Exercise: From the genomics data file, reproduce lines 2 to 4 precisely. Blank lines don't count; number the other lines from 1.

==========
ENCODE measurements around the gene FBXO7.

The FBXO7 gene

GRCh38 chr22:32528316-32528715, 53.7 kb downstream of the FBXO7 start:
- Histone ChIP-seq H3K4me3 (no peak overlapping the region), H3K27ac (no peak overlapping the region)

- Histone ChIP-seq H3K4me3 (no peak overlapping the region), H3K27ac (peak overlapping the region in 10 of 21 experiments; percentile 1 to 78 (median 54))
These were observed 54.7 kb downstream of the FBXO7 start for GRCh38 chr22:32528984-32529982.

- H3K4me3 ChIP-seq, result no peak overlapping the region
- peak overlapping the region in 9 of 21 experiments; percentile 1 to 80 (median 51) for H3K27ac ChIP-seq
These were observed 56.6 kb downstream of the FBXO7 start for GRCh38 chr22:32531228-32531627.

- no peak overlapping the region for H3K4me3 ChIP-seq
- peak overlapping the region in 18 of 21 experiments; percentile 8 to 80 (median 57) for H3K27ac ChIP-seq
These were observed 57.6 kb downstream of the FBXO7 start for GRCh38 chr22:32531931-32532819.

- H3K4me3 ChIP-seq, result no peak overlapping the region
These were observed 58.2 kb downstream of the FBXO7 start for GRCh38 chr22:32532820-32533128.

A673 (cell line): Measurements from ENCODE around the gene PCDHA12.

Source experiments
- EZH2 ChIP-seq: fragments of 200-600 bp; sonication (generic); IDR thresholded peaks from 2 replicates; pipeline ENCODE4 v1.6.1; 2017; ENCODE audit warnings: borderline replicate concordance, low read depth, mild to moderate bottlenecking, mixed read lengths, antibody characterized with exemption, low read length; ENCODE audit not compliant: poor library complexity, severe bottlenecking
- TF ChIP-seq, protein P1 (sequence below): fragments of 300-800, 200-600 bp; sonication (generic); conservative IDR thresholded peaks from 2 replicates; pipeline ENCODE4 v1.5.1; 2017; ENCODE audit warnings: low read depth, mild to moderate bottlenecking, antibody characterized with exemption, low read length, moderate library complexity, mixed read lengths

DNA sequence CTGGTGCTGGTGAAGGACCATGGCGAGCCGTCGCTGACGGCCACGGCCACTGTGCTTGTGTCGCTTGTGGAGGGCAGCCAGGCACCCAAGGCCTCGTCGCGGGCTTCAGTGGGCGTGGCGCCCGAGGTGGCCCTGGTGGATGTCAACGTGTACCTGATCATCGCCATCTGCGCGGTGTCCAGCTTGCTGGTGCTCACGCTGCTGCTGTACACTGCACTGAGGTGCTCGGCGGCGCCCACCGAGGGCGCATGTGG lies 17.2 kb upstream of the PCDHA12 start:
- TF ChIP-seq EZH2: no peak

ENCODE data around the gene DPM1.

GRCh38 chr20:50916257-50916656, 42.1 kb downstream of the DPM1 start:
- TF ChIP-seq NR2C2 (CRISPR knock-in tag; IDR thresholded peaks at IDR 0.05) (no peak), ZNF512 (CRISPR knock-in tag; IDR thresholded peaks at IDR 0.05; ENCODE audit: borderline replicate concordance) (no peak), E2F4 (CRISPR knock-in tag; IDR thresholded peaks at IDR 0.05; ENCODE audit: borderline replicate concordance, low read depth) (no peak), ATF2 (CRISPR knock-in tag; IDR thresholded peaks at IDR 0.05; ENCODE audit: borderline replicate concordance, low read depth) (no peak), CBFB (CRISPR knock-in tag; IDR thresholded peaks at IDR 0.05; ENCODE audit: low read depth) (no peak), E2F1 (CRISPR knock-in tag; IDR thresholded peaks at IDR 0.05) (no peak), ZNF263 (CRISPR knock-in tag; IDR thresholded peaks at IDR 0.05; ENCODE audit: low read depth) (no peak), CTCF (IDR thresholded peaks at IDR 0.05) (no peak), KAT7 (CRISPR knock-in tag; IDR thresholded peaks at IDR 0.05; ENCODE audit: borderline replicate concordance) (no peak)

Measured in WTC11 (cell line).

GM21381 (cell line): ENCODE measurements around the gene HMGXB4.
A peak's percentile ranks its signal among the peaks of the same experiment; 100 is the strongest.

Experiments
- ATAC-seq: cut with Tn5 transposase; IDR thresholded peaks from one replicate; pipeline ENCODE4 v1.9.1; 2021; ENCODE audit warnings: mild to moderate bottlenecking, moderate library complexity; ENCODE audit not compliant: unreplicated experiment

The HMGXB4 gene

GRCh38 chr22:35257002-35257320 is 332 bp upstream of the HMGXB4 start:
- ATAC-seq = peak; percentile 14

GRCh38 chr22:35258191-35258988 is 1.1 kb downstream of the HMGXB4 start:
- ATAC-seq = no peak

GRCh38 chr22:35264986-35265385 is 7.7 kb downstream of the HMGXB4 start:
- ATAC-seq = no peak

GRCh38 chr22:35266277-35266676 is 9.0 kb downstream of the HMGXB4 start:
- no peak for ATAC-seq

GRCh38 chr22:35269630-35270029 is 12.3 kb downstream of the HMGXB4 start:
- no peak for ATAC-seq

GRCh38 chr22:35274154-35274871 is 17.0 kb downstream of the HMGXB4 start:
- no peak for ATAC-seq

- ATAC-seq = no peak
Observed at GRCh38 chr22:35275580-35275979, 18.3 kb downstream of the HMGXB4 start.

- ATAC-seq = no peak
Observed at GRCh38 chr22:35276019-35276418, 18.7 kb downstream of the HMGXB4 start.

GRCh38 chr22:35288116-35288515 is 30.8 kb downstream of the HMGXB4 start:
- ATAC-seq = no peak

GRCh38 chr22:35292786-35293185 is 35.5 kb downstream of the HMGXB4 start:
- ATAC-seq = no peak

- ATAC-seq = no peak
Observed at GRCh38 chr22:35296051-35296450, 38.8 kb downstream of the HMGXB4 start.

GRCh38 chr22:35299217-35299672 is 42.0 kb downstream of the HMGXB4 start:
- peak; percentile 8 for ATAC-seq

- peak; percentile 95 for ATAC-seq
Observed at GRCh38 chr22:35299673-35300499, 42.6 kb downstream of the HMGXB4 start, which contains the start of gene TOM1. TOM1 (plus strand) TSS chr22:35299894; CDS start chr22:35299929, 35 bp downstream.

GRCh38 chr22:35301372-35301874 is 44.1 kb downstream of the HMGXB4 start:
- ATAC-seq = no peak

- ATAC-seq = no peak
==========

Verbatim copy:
The FBXO7 gene

GRCh38 chr22:32528316-32528715, 53.7 kb downstream of the FBXO7 start:
- Histone ChIP-seq H3K4me3 (no peak overlapping the region), H3K27ac (no peak overlapping the region)